Mother Night is the twelfth book in Rachel’s Best Vonnegut Reading Order. I am reading it tenth for reasons I will explain below.
I’m breaking the order again, and this time, I knew I was doing it. But I promise I have a good reason. Or at least a reason. There are three Vonnegut novels my local library (I live in Columbus, Indiana, and yes, it is a long drive to work every day, thanks for asking) does not have: God Bless You, Mr. Rosewater; The Sirens of Titan; and Mother Night. The first two were way back at the beginning of the order, so I just nicked them from the gift shop when it came time for me to read them. (Fear not, I returned them.) But it’s late in the summer at the time I’m writing this, if not at the time you’re reading it, and my time at KVML is coming to an end. If I didn’t read Mother Night now, I’d have to buy it, and I am abominably stingy. So I skipped a few books. Maybe I’ll come back to them. Maybe I won’t. But for now, I’ll tell you all about my Mother Night reading experience.
If you’ve been in the museum, you’ll have noticed the quote we have painted on the wall of the library area: “We are what we pretend to be, so we must be careful what we pretend to be.” That quote comes from the introduction to Mother Night, the only one of Vonnegut’s books he admitted had a specific moral. The story of Howard W. Campbell, Jr., illustrates that moral.
Careful readers of Slaughterhouse-Five may remember the name Howard W. Campbell, Jr. Howard’s pro-Nazi radio broadcasts appear in one chapter, and his person appears in another. In Slaughterhouse-Five, Howard is presented as an American-turned-Nazi. Because I had read Slaughterhouse-Five and not Mother Night until very recently, that was how I described Howard’s character in tours: an American-turned Nazi. Until one day, when one of my coworkers corrected me.
“Actually,” he said, “Howard was a spy for the Americans.”
Boy, did I want to get my hands on Mother Night after that.
Of course, my coworker was right. Howard does become a spy for the Americans, not revealing his undercover work to even his beautiful German wife, Helga, whom he adores and who adores him despite the sickening pro-genocidal front he puts on to everyone. (More on that later.) His radio show, highly acclaimed by Nazis, is filled with secret coding only the Americans know how to pick up. Thus, he does his country many great services during the war. But in this year, 1961, Howard is standing trial for war crimes in Israel. Why? Who put him there? And don’t they understand that he was just trying to help the Allies?
It turns out that Howard’s story isn’t quite the story of a Nazi sympathizer, and it isn’t quite the story of an American spy. It’s the story of a man who’s so good at acting that he helps the enemy as much as he helps his country. There’s a chilling moment where Howard’s German father-in-law says he used to hate Howard and wish he would be shot as a spy. But now, he says:
“I don’t care now if you were a spy or not . . . You know why?” he said.
“No,” I said.
“Because you could never have served the enemy as well as you served us,” he said. “I realized that almost all the ideas that I hold now, that make me unashamed of anything I may have felt or done as a Nazi, came not from Hitler, not from Goebbels, not from Himmler – but from you.”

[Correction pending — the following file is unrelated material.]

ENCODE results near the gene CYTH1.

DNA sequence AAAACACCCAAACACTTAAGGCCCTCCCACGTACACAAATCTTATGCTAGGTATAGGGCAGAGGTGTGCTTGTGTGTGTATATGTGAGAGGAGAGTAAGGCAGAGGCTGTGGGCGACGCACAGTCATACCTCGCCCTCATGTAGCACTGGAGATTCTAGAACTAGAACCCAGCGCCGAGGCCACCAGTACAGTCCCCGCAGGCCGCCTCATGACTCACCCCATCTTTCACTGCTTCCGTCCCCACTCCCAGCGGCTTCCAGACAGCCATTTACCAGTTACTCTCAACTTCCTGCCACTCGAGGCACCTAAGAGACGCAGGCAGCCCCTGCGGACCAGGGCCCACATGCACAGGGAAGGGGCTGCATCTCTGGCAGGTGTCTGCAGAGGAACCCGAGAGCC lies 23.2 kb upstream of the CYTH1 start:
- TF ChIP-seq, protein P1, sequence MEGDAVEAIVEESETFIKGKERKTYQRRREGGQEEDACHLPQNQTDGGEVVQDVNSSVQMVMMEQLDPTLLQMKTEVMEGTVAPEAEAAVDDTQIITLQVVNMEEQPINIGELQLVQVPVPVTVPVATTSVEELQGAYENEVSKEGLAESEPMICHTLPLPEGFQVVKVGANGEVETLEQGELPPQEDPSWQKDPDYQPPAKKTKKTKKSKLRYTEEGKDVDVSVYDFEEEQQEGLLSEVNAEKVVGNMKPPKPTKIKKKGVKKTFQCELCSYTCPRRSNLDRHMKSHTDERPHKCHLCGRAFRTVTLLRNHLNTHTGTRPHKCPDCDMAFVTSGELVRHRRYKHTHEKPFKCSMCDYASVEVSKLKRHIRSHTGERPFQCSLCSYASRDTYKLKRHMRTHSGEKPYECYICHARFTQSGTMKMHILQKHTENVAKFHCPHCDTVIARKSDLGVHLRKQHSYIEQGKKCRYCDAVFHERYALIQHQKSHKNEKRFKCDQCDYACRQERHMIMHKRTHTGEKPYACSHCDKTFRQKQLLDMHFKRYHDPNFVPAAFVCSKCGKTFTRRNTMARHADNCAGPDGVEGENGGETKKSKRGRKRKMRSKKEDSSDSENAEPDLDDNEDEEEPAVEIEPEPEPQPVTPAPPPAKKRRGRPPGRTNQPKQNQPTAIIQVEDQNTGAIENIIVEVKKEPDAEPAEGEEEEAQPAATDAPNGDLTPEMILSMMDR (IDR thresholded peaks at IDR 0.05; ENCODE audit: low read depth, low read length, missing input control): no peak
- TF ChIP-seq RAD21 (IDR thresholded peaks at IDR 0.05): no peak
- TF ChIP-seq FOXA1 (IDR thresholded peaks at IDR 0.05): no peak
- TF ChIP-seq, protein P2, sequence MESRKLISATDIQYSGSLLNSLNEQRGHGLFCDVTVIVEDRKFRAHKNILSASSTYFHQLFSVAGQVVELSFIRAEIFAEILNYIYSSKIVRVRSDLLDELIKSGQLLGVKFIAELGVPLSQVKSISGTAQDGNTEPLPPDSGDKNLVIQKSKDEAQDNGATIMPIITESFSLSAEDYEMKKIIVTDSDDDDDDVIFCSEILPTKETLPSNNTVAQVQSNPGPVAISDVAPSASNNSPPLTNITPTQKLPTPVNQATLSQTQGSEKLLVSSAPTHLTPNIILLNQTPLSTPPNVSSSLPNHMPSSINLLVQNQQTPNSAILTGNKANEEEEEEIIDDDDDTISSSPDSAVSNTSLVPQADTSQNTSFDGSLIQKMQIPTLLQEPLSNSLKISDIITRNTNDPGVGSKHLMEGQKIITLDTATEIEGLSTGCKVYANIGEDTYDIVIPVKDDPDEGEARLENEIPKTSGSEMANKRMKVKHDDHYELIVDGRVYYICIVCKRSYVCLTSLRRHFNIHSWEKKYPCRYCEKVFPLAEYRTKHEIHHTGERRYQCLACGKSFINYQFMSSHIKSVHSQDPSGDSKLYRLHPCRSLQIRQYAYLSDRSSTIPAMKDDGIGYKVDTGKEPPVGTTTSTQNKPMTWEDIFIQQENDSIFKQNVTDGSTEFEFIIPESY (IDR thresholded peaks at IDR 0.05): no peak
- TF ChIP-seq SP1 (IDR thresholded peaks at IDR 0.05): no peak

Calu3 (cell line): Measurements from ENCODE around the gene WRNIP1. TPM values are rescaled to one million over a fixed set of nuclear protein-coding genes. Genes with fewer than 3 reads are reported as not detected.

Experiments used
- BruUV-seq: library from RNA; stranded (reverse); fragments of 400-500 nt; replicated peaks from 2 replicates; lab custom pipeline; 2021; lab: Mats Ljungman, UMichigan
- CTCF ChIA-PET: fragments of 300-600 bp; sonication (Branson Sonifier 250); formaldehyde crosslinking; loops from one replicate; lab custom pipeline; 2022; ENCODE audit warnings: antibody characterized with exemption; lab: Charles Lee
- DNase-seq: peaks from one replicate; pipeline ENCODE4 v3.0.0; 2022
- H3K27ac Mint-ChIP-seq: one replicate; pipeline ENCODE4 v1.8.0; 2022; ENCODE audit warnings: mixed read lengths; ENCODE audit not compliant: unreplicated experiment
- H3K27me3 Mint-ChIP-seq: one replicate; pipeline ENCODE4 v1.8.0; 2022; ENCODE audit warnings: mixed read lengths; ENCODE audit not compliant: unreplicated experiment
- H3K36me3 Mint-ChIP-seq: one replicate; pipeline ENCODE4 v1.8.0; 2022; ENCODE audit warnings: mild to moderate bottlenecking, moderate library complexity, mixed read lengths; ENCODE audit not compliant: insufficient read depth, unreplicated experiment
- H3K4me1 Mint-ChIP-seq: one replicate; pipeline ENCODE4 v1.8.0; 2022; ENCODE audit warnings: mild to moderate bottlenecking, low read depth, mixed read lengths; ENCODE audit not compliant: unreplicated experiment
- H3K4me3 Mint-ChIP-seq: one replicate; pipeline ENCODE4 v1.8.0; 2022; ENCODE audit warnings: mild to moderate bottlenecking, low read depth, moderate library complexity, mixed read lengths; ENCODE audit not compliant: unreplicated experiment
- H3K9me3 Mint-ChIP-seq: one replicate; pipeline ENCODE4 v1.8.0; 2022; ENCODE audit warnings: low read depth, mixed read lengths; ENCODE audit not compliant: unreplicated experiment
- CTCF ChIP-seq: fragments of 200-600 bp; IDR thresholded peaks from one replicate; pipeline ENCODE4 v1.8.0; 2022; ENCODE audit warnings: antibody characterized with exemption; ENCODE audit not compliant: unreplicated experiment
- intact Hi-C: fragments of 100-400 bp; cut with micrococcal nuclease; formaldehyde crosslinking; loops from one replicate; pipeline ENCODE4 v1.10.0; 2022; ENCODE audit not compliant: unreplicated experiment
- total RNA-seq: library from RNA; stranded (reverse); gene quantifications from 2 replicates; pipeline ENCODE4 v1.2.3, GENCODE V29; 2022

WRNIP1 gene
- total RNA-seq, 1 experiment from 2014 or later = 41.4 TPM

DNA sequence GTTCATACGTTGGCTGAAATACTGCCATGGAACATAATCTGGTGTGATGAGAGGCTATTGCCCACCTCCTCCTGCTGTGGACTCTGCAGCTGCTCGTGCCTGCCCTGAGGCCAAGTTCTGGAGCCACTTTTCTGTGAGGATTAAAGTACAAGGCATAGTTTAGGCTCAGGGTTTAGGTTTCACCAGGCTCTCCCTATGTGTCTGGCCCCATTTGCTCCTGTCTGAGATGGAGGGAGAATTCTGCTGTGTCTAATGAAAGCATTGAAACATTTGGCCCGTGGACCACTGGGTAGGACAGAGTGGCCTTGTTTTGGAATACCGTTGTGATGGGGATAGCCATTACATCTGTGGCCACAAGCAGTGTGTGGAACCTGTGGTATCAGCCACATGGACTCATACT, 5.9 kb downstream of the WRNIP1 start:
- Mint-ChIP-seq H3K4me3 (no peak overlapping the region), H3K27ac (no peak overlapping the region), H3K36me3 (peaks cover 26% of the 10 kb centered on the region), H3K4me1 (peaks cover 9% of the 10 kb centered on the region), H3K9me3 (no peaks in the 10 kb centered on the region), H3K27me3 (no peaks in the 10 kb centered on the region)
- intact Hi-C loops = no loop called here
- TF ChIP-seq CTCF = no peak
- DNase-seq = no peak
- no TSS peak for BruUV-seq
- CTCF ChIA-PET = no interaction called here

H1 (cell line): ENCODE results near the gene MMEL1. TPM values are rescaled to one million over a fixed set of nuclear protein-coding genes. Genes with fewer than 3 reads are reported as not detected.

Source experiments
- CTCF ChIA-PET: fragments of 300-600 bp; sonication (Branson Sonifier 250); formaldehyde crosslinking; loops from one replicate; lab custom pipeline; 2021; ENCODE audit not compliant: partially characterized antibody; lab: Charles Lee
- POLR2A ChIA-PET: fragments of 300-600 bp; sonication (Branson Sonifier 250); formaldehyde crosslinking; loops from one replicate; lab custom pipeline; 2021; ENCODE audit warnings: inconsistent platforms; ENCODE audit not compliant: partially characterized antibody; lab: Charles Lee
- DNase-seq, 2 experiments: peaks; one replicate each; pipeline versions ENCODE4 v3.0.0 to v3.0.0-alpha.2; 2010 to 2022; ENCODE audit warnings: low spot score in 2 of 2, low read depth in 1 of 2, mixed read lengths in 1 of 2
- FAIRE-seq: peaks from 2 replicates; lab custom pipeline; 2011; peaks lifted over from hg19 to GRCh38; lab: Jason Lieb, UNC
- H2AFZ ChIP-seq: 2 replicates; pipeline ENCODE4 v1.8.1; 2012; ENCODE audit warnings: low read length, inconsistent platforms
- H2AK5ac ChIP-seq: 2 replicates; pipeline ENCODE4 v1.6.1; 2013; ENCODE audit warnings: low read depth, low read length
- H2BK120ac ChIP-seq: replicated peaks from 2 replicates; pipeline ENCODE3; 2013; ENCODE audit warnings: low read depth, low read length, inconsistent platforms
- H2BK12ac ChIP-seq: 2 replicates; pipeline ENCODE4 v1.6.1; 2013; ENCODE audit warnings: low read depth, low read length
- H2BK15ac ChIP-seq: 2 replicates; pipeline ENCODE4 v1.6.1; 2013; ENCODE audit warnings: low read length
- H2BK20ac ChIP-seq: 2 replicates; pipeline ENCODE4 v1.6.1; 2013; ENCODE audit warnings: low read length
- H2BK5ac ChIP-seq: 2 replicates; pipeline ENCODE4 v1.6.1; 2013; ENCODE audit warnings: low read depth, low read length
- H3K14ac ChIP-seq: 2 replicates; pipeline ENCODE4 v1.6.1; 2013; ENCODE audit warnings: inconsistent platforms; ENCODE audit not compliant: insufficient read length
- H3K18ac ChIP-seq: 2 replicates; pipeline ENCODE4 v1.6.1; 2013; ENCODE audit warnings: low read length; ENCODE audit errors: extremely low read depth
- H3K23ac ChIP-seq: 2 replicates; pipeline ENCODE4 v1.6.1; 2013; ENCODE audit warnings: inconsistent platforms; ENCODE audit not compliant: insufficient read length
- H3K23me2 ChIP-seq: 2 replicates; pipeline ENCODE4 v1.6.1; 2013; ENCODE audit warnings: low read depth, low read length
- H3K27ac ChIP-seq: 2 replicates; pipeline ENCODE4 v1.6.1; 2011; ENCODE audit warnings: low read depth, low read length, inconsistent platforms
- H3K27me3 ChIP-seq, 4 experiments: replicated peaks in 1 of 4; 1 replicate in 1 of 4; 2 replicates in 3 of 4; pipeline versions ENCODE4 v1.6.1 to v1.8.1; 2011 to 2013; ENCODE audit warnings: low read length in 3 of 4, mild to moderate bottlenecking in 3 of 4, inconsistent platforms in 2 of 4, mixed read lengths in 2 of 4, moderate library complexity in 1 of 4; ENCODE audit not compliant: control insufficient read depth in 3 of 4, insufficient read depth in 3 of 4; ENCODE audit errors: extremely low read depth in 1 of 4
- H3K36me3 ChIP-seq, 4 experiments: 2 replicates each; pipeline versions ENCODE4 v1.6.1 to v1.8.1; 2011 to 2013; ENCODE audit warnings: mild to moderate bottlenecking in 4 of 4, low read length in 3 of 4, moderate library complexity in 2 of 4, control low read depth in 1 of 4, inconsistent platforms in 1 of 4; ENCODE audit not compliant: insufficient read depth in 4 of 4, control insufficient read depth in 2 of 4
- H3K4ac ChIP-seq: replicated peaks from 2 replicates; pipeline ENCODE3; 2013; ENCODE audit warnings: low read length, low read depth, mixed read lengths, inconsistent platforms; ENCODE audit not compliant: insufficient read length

I was lucky I got to sleep the night after I read that for the first time.
Spoilers are almost inevitable when discussing this book; I may have revealed too much already. What else do you need to know, and how can I put it as simply as possible? How’s this: nothing about Mother Night is simple. Nothing. Even Howard’s most amicable relationships have layers of darkness to them. Take his wife, Helga, for example. She and Howard have a gloriously happy marriage despite the war; Howard often refers to them, in terminology reminiscent of Vonnegut’s later book Cat’s Cradle, as a “nation of two.” He claims Helga wouldn’t have thought any less of him had she known he was an American spy, nor would she have told his secret.
So why didn’t he tell her, then? Here’s his reasoning:
It would simply have made my heavenly Helga’s world, which was already something to make The Book of Revelation, seem pedestrian.
The war was enough without that.
Pedestrian? Being the wife of a tip-top-secret spy is pedestrian? I don’t think that word means what you think it means, Mr. Campbell.
But wait, there’s more: Howard also says Helga loved him unconditionally despite the terrible things he said on the radio. I think that scares me even more than his reasons for not telling her the truth. But then again, how many of the two million-odd other wives in Nazi Germany would have fought against their loving husbands on an ideology nearly everyone else in the nation believed anyway?
These are the kinds of questions Mother Night puts to its readers. If you’re not up to them, you shouldn’t be. I doubt Kurt himself was. I know Howard W. Campbell, Jr., wasn’t either. But just because these questions can’t be answered doesn’t mean they shouldn’t be asked.
Emma’s Overall Reaction: Read this book. If you’re too cheap to buy it, do it anyway. You’ll like it. And if you don’t, I know a young intern who would be thrilled to take your copy off your hands.
To follow my advice and purchase Mother Night, visit this link.